Tiger toys winning fans from across the world
Lihou Tiger toys produced in Licheng come in chubby shapes and bright colors. [Photo by Liu Yan for China Daily]
When Spring Festival was celebrated earlier this month, cloth tiger toys produced in the Shanxi county of Licheng were sought-after nationwide, this year being the Year of the Tiger.
The toys made in the county are called Lihou Tigers, whose production technique was listed as a national intangible cultural heritage item in 2008.
The toy is so-called because Licheng used to be fief of Lihou, or marquis of Li, during the Shang (c.16th century-11th century BC) and Zhou (c.11th century-256 BC) dynasties, according to local researchers in history and culture.
Other researchers thought that the name of the toy is related to the township of Lihou, which is a major production base of Lihou Tigers.
But most of them agreed that the technique can be traced back to the Shang Dynasty, when locals regarded tigers as their totem.
The presumption was justified by local archaeological excavations. A great number of tiger-shaped utensils have been unearthed in various sites across the region, which have been identified as Shang Dynasty remains. According to historical records, the worship of tigers has continued for about 3,000 years.
The cloth tiger toys produced in Licheng are quite different from those made in other regions. A Lihou Tiger always has a chubby shape and bright colors.
In Licheng, as well as the rest of Shanxi, a tiger is a lucky animal for children, symbolizing strength, courage and health. It is a tradition during Spring Festival and other occasions like birthday celebrations to send cloth tiger toys to children as gifts, which is regarded as a show of best wishes.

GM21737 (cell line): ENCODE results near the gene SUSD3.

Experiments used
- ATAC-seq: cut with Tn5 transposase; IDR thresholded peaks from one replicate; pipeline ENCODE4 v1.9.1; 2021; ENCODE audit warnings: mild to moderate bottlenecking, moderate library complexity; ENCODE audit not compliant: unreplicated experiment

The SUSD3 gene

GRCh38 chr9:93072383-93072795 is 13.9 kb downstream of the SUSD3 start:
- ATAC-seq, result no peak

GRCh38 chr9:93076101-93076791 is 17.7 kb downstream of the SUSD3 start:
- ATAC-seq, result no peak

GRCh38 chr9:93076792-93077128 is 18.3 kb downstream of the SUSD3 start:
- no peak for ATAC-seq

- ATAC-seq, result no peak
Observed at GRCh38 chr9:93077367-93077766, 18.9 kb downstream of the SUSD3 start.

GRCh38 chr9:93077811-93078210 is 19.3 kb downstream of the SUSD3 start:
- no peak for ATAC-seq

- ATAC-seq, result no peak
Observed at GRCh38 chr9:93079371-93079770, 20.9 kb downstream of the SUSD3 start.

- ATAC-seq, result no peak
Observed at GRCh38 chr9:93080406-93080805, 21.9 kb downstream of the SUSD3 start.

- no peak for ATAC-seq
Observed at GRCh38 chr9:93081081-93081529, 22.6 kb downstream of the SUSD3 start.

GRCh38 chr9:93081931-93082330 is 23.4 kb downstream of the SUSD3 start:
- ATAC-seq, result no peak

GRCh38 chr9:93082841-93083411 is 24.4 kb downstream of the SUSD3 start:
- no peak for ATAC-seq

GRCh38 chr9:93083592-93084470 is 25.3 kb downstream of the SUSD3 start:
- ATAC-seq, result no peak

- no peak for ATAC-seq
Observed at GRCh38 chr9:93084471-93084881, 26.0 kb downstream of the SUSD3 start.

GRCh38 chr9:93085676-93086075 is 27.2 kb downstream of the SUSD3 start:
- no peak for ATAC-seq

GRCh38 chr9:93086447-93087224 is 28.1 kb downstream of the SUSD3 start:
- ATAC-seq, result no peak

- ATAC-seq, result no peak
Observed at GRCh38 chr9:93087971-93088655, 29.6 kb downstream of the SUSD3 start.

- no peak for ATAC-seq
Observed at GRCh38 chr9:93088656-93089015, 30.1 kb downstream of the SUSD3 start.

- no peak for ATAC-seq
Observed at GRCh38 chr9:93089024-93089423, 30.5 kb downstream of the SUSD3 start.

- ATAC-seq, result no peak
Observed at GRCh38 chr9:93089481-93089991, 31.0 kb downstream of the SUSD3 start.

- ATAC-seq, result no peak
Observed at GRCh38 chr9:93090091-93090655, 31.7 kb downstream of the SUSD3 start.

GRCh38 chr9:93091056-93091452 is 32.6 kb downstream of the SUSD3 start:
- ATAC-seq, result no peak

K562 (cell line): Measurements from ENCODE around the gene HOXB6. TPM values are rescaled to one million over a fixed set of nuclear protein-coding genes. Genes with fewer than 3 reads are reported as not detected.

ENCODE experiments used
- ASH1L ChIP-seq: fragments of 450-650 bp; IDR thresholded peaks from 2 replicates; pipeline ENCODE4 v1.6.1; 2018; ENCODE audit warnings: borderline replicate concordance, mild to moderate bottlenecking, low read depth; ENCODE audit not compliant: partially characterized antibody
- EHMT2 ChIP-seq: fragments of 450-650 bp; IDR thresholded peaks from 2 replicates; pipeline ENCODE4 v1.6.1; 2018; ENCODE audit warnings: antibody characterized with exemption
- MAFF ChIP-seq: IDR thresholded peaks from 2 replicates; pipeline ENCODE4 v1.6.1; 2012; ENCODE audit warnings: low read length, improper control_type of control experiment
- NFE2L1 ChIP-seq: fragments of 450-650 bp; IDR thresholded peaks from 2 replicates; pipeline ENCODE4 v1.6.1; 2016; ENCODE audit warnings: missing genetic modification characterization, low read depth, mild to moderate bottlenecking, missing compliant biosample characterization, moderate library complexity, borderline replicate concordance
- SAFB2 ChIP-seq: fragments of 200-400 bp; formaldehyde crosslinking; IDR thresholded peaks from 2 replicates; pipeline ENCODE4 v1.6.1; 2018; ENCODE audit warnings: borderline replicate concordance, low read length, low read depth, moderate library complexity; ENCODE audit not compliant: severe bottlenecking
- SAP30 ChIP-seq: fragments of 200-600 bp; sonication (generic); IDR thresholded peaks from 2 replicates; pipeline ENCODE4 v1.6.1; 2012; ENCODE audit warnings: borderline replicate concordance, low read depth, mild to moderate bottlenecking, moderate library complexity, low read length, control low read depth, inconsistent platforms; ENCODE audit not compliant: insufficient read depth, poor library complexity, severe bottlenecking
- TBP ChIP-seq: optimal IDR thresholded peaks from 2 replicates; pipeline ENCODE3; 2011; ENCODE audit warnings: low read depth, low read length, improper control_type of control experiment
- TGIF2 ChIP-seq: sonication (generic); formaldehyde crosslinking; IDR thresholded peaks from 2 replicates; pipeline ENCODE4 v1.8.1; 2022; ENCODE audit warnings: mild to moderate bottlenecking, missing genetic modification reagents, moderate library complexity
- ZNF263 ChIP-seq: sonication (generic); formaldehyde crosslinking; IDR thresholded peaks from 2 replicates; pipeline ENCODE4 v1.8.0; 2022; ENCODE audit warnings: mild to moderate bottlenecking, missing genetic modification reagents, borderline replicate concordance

For many centuries, Lihou Tigers had been popular in Licheng and neighboring areas, but little known in the rest of the country.
This changed in 1998, which again was the Year of the Tiger, when commemorative postage stamps were issued featuring varieties of Lihou Tigers. The cloth tiger toys were later exhibited in Beijing to celebrate the opening of the 2008 Olympic Games, drawing attention on the global stage.
Li Xiaomei, a provincial-level inheritor of the Lihou Tiger manufacturing technique, began to involve herself in the production and commercial promotion of the toy that year.
According to Li, Lihou Tiger manufacturing, with six procedures, is a combination of the arts of needlework, paper-cutting and embroidery.
Guo Lei, head of Licheng county's culture and tourism bureau, said the well-crafted Lihou Tiger toys are now gaining popularity in both domestic and overseas markets.
According to the official, there are more than 500 people in Licheng working in the production of Lihou Tiger toys.
Peng Ke'er contributed to this story.